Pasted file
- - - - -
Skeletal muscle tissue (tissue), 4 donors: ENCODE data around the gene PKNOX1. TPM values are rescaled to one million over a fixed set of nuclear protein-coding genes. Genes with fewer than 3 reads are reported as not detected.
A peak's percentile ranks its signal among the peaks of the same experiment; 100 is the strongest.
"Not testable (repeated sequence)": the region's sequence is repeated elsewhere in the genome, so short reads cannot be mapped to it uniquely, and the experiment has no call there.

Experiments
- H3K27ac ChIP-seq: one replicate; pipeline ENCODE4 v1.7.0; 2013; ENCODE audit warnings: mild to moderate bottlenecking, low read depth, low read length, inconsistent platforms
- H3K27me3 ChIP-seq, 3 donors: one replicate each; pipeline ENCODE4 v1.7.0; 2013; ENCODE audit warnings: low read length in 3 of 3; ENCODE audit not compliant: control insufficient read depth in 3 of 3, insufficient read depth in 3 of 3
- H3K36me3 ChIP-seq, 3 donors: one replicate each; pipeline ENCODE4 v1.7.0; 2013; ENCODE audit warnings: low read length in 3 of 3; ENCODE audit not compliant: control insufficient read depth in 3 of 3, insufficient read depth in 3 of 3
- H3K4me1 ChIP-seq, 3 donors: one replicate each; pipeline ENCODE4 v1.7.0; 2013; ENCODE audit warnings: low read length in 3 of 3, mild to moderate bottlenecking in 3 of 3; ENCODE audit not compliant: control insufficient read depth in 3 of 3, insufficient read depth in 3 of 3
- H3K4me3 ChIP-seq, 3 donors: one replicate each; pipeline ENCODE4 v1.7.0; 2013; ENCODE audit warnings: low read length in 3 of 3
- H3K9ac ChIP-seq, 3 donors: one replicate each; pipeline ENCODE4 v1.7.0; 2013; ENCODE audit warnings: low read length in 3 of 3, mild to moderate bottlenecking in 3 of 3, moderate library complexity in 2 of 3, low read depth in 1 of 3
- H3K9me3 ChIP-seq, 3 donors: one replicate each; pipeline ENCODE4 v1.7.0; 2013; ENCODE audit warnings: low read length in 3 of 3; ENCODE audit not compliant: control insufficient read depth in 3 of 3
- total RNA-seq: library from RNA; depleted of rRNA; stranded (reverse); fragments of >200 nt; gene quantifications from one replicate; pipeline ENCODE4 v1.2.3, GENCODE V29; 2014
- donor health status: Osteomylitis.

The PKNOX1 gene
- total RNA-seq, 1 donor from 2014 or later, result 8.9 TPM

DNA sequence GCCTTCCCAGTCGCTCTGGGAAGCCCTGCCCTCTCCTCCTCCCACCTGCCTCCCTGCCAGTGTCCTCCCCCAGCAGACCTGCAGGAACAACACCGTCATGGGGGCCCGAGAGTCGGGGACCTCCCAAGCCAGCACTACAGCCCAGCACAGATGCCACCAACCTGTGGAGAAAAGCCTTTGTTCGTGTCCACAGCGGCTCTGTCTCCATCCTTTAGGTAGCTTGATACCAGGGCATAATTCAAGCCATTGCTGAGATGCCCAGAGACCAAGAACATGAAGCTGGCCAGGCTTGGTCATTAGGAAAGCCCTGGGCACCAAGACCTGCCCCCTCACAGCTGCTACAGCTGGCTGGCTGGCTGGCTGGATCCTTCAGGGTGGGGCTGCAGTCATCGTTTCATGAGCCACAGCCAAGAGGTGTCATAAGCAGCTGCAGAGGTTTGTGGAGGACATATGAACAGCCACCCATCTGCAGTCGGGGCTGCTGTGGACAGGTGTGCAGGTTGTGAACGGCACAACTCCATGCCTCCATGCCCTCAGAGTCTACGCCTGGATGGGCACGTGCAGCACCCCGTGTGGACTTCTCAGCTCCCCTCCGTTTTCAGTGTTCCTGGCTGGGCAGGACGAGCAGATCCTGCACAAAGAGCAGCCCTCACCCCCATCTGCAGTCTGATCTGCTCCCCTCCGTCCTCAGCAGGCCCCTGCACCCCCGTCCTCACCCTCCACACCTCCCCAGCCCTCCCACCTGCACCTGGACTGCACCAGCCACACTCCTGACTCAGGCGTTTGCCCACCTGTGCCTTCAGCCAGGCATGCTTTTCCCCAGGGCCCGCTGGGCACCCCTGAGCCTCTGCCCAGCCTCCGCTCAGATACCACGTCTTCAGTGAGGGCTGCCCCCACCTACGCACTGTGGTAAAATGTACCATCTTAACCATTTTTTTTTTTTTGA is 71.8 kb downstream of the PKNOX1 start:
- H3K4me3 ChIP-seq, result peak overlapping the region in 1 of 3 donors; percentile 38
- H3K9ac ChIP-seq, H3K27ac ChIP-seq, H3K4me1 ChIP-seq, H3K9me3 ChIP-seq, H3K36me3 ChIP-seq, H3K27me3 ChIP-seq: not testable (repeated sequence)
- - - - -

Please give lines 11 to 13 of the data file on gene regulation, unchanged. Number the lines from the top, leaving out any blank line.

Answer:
- H3K9me3 ChIP-seq, 3 donors: one replicate each; pipeline ENCODE4 v1.7.0; 2013; ENCODE audit warnings: low read length in 3 of 3; ENCODE audit not compliant: control insufficient read depth in 3 of 3
- total RNA-seq: library from RNA; depleted of rRNA; stranded (reverse); fragments of >200 nt; gene quantifications from one replicate; pipeline ENCODE4 v1.2.3, GENCODE V29; 2014
- donor health status: Osteomylitis.